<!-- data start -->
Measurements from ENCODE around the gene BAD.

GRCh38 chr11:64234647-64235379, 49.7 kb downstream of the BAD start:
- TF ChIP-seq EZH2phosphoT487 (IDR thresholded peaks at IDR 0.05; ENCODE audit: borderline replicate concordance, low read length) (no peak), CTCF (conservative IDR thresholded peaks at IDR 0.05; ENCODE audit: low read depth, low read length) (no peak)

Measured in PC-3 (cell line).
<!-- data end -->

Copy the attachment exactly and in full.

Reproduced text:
Measurements from ENCODE around the gene BAD.

GRCh38 chr11:64234647-64235379, 49.7 kb downstream of the BAD start:
- TF ChIP-seq EZH2phosphoT487 (IDR thresholded peaks at IDR 0.05; ENCODE audit: borderline replicate concordance, low read length) (no peak), CTCF (conservative IDR thresholded peaks at IDR 0.05; ENCODE audit: low read depth, low read length) (no peak)

Measured in PC-3 (cell line).